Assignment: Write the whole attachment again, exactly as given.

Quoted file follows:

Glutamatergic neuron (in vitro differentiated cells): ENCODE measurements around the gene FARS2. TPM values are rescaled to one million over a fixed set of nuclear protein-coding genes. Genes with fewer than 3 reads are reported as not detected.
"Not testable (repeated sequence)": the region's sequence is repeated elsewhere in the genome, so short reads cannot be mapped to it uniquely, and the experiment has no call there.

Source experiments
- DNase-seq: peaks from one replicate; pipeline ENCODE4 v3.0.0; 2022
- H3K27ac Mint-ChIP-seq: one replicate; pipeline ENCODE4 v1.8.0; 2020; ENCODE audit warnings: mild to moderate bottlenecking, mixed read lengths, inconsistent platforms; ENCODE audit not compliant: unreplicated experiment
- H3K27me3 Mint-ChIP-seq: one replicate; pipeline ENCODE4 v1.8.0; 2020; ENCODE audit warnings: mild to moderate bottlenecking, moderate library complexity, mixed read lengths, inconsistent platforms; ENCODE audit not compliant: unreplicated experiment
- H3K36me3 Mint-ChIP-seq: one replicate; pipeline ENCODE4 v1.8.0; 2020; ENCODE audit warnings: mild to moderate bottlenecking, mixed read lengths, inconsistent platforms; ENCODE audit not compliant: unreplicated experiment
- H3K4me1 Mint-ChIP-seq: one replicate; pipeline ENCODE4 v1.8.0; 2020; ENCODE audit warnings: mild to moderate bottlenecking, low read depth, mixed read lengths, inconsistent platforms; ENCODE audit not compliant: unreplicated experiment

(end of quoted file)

Glutamatergic neuron (in vitro differentiated cells): ENCODE measurements around the gene FARS2. TPM values are rescaled to one million over a fixed set of nuclear protein-coding genes. Genes with fewer than 3 reads are reported as not detected.
"Not testable (repeated sequence)": the region's sequence is repeated elsewhere in the genome, so short reads cannot be mapped to it uniquely, and the experiment has no call there.

Source experiments
- DNase-seq: peaks from one replicate; pipeline ENCODE4 v3.0.0; 2022
- H3K27ac Mint-ChIP-seq: one replicate; pipeline ENCODE4 v1.8.0; 2020; ENCODE audit warnings: mild to moderate bottlenecking, mixed read lengths, inconsistent platforms; ENCODE audit not compliant: unreplicated experiment
- H3K27me3 Mint-ChIP-seq: one replicate; pipeline ENCODE4 v1.8.0; 2020; ENCODE audit warnings: mild to moderate bottlenecking, moderate library complexity, mixed read lengths, inconsistent platforms; ENCODE audit not compliant: unreplicated experiment
- H3K36me3 Mint-ChIP-seq: one replicate; pipeline ENCODE4 v1.8.0; 2020; ENCODE audit warnings: mild to moderate bottlenecking, mixed read lengths, inconsistent platforms; ENCODE audit not compliant: unreplicated experiment
- H3K4me1 Mint-ChIP-seq: one replicate; pipeline ENCODE4 v1.8.0; 2020; ENCODE audit warnings: mild to moderate bottlenecking, low read depth, mixed read lengths, inconsistent platforms; ENCODE audit not compliant: unreplicated experiment